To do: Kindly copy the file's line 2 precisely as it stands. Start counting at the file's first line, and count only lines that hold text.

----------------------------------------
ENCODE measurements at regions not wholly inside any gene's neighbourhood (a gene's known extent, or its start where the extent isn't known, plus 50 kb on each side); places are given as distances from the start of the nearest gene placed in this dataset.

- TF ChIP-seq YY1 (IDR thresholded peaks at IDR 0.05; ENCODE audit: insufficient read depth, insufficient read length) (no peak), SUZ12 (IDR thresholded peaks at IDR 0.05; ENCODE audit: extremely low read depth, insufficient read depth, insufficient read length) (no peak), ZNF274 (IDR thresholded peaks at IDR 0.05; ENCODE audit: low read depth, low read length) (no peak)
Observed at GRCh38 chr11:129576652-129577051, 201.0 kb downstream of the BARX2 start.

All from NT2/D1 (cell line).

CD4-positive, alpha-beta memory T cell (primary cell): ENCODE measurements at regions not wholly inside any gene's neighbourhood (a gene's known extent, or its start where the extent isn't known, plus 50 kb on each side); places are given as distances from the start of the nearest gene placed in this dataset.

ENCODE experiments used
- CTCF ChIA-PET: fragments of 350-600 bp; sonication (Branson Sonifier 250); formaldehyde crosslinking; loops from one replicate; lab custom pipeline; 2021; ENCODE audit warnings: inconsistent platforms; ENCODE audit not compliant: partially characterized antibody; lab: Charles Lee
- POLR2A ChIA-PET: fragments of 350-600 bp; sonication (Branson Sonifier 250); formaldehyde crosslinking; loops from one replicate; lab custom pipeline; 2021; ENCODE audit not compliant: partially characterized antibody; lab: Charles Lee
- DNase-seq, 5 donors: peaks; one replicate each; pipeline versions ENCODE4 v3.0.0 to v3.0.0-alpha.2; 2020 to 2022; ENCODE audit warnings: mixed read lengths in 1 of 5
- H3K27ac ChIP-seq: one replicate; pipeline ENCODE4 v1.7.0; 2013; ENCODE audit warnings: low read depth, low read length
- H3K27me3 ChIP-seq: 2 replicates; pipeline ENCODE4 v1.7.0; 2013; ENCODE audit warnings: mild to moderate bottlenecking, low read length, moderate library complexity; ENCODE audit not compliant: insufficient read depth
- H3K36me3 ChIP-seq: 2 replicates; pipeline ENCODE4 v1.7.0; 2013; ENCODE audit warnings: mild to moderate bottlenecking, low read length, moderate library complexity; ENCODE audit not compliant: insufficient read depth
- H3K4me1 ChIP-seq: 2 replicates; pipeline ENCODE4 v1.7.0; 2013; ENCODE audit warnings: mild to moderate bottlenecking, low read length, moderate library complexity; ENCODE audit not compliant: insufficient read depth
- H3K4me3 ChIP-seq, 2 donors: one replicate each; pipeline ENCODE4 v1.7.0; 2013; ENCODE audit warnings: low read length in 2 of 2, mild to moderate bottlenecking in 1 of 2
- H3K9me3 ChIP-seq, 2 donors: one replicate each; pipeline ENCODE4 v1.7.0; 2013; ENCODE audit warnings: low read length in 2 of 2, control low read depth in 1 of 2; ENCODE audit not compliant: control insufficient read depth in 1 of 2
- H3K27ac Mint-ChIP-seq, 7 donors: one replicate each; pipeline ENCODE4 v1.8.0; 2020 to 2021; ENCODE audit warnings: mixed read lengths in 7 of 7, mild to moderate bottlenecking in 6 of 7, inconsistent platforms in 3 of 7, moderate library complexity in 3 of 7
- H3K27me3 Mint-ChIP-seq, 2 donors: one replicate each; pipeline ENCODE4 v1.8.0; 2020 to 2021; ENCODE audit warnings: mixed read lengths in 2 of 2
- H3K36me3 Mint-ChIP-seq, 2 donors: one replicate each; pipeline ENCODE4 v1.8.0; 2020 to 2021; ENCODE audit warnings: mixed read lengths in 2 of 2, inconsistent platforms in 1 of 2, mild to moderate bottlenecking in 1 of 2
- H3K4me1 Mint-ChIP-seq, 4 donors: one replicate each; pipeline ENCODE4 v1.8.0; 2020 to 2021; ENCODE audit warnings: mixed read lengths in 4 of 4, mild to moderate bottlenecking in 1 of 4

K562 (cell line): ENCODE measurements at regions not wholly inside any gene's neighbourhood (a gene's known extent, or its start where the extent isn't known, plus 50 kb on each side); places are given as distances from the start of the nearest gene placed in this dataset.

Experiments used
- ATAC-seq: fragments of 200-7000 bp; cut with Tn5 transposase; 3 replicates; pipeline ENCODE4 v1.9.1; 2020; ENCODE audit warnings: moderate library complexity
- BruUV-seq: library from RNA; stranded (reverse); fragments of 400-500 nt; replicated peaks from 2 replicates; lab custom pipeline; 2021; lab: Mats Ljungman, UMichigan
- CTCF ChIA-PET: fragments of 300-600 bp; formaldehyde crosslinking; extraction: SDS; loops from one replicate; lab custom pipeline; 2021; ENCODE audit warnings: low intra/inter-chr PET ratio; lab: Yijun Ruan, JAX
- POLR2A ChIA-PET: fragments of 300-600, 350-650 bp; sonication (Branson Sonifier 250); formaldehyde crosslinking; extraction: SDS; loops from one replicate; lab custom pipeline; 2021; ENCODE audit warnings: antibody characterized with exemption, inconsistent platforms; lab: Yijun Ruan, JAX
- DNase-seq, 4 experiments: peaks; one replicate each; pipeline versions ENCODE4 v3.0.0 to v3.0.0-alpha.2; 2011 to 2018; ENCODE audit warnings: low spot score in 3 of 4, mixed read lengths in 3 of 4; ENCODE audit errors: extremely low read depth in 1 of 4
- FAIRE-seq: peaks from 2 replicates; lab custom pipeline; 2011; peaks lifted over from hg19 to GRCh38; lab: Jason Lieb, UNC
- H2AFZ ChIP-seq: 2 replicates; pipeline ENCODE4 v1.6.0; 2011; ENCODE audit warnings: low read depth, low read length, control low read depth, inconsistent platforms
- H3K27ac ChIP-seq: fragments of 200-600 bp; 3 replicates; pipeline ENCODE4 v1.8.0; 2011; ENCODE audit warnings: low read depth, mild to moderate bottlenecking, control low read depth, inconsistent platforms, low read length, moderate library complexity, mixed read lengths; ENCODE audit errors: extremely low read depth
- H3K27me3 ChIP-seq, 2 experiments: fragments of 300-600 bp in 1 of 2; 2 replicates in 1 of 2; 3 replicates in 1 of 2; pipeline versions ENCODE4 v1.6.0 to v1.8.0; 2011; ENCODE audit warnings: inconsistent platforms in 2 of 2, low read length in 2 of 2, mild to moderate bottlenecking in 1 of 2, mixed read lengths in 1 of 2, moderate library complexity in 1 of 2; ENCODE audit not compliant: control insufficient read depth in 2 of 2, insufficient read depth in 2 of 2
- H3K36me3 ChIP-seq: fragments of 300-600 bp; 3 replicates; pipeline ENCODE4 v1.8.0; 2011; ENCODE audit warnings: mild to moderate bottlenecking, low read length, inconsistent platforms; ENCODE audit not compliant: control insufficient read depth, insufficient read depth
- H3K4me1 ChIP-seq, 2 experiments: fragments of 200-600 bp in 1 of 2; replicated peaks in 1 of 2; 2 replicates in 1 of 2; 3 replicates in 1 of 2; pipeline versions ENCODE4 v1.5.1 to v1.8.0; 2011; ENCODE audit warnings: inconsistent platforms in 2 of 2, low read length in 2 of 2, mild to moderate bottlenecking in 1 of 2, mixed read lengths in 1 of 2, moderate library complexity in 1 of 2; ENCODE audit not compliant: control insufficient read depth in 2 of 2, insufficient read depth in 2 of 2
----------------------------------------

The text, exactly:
- TF ChIP-seq YY1 (IDR thresholded peaks at IDR 0.05; ENCODE audit: insufficient read depth, insufficient read length) (no peak), SUZ12 (IDR thresholded peaks at IDR 0.05; ENCODE audit: extremely low read depth, insufficient read depth, insufficient read length) (no peak), ZNF274 (IDR thresholded peaks at IDR 0.05; ENCODE audit: low read depth, low read length) (no peak)